July 11, 2002

Bad Michael

Walking home from the grocery, I did an inventory of all the things I own. There isn’t much, as things, for me, take up a lot of psychic space. The fewer things I own, the more room I have for my thoughts.

Of all the things in my studio apartment – a bed, a desk, two chairs, two computers, a printer, scanner, and maybe twenty books – which actually matter to me? None, really. What about the files – is there anything there that matters? Yes, some photos, although not to the point I would mourn their loss: photos are a crude stand-in for memory.

Oblivio matters to me, not so much because of the pieces I’ve written but the possibility it represents. If it were taken from me, I’d be crushed. Which is interesting because the only significant possession I could think of was me, Michael Barrish. But then I wondered if it would be possible to start again – as a different person, in a sense – for it struck me that I have no obligation to this Michael Barrish person.

I recently watched a videotaped interview of a therapist who continually referred to unseemly or undesirable actions as patterns, as in, “Our patterns make us reach for the Nutella.” The implication was that such patterns are invaders who make us act in ways we otherwise wouldn’t. In other words, they’re much like the devil – little devils you might say. I found myself cursing at the screen. I cursed because the desire for Nutella is real. We can ignore it or suppress it, but we cannot place it outside ourselves.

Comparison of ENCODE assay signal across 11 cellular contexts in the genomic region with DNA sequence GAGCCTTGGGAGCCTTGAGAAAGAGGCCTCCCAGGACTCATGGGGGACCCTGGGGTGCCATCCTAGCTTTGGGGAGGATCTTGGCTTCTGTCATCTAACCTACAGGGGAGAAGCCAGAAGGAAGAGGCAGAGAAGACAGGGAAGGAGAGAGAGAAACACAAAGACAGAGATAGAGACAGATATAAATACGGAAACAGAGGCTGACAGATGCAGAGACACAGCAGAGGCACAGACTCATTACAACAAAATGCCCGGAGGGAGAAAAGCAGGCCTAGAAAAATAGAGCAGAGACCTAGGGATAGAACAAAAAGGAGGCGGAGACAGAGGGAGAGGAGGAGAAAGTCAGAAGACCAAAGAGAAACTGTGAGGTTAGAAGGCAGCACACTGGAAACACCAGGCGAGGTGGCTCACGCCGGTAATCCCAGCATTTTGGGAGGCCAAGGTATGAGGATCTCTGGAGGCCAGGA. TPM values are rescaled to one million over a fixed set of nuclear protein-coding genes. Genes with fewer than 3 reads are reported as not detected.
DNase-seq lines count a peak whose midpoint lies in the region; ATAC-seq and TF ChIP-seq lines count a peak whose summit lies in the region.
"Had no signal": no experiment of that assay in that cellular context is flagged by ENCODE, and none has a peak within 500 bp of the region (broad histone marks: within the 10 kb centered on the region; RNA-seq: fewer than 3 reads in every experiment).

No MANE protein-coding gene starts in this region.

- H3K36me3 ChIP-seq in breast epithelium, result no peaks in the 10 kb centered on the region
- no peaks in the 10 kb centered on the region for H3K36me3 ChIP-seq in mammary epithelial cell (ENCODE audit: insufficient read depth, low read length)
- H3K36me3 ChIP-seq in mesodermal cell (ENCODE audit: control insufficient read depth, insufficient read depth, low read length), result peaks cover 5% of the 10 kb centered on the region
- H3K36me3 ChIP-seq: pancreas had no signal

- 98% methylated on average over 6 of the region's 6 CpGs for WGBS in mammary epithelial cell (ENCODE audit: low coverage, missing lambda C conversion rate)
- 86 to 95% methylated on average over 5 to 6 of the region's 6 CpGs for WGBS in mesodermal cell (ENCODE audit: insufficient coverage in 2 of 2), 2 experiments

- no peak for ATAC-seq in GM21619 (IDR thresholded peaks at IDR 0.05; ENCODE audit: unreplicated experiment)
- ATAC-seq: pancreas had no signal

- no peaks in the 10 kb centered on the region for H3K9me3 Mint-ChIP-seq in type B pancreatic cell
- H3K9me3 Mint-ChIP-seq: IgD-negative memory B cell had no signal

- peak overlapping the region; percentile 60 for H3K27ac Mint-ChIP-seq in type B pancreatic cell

Years ago, my then girlfriend would often refer to a character she called “Bad Michael.” Bad Michael was responsible for all the things she didn’t like about me. More than once she spoke of surgically removing Bad Michael, leaving Good Michael behind.

Assuming such a thing were possible, the man who would emerge from surgery might look like me and might even talk like me, but he wouldn’t be me. I am Bad Michael as much as I am Good Michael and all the Michaels in between.

I mention Bad Michael and the little devils because the thought of abandoning myself is a lie. One’s self is the one thing one cannot abandon.